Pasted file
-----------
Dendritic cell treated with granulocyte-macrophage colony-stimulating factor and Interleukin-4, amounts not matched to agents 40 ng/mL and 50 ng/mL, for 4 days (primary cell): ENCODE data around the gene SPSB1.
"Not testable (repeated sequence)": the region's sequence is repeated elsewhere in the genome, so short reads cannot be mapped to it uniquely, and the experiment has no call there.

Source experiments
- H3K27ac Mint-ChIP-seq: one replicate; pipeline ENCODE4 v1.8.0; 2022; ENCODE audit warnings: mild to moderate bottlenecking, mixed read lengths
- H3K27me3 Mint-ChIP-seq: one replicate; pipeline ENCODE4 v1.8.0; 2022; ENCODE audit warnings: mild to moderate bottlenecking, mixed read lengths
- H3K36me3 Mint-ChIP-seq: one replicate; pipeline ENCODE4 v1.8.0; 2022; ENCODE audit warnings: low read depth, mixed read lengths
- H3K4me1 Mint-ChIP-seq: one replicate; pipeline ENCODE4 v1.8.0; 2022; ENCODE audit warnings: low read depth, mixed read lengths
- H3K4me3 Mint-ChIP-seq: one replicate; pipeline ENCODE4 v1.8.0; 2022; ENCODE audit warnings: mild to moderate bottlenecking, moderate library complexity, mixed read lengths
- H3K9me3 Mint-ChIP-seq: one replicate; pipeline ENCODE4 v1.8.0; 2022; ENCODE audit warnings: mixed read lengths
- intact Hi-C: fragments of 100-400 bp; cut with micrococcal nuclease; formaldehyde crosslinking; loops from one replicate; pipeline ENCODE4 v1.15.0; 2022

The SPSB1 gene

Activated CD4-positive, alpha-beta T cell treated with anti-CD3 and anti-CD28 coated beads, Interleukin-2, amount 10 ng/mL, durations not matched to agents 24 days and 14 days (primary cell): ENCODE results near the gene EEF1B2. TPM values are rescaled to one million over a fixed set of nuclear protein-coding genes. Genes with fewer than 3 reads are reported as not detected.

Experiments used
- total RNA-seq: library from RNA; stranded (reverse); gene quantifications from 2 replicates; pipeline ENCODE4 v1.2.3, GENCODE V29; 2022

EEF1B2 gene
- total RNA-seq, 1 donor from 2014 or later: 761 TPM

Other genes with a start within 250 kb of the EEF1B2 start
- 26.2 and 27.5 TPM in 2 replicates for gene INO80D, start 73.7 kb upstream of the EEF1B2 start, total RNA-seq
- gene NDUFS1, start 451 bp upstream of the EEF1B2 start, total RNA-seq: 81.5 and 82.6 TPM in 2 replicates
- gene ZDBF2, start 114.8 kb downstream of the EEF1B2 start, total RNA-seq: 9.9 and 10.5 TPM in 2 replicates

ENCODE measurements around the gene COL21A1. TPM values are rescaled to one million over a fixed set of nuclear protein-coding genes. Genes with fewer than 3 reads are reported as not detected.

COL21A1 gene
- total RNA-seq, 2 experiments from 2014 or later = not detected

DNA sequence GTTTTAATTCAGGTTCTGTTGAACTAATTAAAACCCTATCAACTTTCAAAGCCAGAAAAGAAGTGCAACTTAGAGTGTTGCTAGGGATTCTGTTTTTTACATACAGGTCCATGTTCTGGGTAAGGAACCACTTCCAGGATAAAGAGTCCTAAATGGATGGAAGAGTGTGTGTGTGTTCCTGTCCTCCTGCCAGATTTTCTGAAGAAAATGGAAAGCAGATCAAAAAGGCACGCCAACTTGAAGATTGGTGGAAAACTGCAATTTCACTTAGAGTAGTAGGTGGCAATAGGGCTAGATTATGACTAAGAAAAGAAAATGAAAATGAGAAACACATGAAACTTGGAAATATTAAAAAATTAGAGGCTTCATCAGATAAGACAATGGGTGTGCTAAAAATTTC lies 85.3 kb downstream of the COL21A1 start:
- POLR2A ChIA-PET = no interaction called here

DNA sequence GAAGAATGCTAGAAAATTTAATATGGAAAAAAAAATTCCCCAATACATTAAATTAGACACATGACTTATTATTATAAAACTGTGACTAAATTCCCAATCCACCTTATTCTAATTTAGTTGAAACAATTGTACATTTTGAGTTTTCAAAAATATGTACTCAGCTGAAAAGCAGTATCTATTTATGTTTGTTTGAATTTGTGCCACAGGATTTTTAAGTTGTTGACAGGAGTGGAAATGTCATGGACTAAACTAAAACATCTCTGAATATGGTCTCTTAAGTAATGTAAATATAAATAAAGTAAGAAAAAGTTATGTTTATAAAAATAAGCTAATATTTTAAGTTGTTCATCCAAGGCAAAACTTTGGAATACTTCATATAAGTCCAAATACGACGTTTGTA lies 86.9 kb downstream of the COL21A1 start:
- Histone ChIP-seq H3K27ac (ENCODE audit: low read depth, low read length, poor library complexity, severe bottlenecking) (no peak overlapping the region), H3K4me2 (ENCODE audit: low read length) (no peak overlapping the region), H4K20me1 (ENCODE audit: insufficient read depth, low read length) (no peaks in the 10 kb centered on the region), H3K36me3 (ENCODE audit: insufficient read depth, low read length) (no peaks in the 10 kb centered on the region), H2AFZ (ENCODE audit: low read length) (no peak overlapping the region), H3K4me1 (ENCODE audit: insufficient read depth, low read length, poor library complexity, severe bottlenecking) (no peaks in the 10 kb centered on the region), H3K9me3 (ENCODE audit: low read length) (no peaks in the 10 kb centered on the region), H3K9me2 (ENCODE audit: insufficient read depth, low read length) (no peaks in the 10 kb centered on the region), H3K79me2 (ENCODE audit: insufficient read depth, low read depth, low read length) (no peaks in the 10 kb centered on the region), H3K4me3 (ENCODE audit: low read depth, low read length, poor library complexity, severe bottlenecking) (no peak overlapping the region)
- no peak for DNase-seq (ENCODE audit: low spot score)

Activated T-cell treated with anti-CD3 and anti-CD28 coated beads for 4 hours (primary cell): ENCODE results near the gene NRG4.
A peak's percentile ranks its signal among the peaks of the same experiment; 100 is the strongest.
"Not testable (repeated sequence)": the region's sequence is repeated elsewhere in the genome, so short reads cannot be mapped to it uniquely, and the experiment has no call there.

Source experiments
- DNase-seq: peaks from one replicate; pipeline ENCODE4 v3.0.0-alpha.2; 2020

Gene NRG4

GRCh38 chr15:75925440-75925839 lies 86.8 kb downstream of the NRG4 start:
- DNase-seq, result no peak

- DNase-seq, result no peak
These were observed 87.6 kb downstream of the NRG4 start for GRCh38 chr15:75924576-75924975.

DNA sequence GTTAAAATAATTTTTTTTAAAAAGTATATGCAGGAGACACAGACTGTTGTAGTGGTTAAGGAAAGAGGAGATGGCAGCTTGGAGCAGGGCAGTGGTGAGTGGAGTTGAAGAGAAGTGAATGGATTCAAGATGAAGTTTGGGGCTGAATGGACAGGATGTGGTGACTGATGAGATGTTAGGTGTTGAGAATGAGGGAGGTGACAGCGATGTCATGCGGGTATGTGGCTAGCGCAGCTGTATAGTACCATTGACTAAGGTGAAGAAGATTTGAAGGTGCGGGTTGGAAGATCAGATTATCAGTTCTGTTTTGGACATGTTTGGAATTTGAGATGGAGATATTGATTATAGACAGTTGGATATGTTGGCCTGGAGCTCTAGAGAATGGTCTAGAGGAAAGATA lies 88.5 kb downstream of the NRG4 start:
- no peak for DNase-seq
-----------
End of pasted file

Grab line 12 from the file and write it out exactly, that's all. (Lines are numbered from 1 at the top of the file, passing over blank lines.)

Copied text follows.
Activated CD4-positive, alpha-beta T cell treated with anti-CD3 and anti-CD28 coated beads, Interleukin-2, amount 10 ng/mL, durations not matched to agents 24 days and 14 days (primary cell): ENCODE results near the gene EEF1B2. TPM values are rescaled to one million over a fixed set of nuclear protein-coding genes. Genes with fewer than 3 reads are reported as not detected.